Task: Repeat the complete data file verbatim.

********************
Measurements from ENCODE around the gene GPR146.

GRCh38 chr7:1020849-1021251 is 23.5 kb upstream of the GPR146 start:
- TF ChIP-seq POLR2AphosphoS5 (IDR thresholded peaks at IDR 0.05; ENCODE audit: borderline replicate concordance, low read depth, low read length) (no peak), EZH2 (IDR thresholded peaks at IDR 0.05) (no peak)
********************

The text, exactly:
Measurements from ENCODE around the gene GPR146.

GRCh38 chr7:1020849-1021251 is 23.5 kb upstream of the GPR146 start:
- TF ChIP-seq POLR2AphosphoS5 (IDR thresholded peaks at IDR 0.05; ENCODE audit: borderline replicate concordance, low read depth, low read length) (no peak), EZH2 (IDR thresholded peaks at IDR 0.05) (no peak)